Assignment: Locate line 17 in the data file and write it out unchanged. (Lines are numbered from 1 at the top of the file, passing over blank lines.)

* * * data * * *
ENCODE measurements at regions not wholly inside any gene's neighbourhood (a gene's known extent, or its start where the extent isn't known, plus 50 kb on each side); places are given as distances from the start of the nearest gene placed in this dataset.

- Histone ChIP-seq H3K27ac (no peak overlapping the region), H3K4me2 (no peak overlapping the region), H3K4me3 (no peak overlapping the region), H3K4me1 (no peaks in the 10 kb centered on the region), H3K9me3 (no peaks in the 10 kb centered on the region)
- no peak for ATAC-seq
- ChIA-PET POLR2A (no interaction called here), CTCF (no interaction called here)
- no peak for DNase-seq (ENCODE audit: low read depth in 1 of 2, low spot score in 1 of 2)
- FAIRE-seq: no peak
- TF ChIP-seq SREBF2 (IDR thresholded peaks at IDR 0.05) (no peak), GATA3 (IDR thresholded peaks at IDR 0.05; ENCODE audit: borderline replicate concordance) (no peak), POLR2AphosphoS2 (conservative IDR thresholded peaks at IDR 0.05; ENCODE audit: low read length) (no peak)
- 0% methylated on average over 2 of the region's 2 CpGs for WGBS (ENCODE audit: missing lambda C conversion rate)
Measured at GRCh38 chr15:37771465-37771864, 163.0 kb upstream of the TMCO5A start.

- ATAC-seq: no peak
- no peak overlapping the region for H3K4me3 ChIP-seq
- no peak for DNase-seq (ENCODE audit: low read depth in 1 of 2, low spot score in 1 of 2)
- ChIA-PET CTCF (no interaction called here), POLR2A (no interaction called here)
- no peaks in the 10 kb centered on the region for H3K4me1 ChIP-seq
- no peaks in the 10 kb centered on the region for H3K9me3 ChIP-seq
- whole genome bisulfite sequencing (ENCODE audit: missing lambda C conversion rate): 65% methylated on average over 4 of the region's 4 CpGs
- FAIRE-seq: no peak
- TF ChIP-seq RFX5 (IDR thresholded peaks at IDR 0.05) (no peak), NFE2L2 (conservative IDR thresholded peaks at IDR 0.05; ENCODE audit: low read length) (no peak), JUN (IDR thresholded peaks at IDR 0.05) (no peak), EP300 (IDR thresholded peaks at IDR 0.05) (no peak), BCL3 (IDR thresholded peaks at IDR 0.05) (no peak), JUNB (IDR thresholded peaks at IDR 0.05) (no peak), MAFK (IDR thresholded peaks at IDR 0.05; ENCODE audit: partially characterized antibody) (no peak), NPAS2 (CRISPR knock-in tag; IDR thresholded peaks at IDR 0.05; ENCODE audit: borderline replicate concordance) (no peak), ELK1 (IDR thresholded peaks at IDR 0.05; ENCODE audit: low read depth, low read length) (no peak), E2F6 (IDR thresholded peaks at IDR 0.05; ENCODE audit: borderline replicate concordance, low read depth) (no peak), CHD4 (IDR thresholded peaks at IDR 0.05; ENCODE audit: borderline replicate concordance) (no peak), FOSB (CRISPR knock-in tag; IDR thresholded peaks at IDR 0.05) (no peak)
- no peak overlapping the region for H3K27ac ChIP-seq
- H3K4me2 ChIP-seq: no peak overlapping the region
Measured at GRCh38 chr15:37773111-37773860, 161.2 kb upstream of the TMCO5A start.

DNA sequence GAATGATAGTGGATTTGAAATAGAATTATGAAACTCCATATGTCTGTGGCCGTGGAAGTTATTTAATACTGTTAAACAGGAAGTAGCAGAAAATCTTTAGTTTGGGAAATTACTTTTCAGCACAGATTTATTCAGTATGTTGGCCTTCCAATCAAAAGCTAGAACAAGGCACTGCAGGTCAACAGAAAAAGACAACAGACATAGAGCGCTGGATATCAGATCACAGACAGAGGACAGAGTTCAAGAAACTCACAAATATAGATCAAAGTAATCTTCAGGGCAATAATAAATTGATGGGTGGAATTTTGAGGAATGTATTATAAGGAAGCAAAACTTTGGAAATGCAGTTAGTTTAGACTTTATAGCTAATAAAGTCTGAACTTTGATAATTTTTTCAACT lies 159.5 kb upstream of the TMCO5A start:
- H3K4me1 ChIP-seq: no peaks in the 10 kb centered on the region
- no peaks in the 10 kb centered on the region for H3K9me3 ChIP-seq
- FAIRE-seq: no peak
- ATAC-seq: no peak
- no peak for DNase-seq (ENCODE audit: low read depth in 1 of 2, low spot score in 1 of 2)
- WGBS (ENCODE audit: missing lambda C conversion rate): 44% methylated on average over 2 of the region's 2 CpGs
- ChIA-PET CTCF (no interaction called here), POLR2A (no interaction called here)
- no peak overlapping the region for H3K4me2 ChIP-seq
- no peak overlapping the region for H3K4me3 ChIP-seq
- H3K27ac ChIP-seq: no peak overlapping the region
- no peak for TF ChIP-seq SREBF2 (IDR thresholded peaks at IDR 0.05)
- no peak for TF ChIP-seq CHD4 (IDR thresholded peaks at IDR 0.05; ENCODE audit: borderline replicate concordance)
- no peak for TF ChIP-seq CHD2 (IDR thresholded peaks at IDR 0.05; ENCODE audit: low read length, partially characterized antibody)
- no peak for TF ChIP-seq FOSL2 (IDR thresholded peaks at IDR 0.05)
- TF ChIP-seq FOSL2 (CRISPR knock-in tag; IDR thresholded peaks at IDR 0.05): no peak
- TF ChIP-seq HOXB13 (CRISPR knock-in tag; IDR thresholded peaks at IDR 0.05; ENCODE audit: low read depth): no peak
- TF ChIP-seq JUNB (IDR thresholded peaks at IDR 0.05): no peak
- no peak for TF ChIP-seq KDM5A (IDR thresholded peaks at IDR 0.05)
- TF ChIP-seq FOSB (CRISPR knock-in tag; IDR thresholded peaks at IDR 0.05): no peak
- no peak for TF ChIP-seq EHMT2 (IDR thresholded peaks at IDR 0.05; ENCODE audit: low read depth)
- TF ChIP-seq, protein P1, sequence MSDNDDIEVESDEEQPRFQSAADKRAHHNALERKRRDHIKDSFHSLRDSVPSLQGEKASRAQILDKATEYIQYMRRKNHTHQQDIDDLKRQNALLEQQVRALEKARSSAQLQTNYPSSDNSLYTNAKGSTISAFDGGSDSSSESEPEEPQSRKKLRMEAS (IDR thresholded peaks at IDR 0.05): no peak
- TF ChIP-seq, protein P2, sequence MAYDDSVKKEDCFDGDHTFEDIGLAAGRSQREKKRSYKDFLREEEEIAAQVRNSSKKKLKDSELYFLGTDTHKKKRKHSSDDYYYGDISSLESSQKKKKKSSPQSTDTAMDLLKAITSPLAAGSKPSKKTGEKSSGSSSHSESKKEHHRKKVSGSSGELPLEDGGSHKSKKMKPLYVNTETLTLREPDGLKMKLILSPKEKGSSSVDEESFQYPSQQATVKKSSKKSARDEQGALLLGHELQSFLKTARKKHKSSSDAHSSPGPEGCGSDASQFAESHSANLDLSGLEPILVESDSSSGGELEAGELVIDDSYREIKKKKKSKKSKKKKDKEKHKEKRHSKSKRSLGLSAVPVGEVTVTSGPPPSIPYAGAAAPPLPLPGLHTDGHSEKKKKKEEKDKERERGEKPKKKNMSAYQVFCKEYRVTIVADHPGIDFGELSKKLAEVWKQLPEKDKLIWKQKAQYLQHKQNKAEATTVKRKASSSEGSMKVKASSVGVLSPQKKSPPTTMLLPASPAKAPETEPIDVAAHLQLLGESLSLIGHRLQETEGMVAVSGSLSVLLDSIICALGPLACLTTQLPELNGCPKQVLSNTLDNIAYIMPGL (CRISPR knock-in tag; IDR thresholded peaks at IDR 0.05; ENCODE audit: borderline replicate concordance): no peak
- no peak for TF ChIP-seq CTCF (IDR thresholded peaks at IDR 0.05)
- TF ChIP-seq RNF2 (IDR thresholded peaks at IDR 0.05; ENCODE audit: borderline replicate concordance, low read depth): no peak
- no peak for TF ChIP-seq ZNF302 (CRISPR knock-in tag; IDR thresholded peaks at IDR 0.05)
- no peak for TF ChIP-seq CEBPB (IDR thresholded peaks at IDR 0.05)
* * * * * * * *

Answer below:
- FAIRE-seq: no peak